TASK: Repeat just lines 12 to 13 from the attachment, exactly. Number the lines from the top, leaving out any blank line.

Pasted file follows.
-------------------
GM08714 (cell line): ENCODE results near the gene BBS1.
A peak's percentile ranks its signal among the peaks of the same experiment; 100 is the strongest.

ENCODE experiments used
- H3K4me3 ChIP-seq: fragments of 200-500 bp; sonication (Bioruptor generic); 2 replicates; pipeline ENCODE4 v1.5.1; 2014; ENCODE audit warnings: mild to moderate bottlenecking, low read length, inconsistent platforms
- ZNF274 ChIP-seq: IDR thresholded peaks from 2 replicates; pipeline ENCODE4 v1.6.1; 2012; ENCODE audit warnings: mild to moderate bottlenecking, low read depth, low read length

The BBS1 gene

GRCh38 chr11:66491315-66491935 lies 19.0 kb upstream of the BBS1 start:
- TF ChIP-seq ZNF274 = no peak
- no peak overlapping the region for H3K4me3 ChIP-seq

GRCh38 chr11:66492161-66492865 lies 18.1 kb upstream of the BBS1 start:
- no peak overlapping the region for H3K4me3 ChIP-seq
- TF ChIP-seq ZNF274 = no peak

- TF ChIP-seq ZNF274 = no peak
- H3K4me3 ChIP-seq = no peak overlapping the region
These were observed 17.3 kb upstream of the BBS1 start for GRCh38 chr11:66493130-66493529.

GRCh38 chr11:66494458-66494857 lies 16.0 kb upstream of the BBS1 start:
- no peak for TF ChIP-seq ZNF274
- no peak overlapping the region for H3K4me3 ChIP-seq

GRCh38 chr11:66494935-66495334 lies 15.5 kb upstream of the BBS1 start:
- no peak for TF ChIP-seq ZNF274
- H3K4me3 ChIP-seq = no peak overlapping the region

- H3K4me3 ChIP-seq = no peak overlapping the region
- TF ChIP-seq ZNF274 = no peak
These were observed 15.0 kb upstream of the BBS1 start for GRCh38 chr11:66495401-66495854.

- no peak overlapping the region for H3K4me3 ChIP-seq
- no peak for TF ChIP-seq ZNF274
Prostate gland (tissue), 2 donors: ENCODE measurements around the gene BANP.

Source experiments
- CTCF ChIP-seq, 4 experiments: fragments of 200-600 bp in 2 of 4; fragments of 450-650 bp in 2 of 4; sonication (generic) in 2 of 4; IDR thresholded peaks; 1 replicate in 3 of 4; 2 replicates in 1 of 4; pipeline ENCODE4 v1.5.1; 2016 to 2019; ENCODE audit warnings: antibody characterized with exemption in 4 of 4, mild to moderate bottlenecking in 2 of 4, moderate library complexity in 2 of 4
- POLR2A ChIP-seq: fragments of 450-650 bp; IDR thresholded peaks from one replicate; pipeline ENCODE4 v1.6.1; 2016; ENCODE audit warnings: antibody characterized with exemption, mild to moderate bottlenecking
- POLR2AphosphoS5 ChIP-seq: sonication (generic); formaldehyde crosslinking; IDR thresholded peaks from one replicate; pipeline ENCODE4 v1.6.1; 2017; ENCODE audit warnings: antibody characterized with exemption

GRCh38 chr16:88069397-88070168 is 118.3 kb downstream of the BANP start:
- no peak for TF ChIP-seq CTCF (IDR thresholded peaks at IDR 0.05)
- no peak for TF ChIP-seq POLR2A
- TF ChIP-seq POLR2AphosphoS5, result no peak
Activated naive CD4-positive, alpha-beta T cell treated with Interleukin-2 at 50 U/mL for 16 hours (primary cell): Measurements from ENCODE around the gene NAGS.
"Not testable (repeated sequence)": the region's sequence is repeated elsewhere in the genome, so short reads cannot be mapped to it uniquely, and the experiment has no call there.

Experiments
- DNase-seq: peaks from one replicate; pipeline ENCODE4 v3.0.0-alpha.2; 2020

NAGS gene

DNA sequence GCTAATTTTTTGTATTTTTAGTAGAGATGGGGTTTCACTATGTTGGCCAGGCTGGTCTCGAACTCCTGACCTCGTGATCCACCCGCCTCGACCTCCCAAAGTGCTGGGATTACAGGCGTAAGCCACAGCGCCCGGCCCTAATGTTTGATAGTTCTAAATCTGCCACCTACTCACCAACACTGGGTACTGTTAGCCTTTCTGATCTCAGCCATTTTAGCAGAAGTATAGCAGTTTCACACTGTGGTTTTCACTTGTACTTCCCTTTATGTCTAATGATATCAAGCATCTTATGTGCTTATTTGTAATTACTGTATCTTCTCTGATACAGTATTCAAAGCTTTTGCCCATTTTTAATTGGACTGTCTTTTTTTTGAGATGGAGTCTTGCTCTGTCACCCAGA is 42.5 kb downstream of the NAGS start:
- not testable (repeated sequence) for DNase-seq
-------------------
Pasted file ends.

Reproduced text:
- TF ChIP-seq ZNF274 = no peak

- TF ChIP-seq ZNF274 = no peak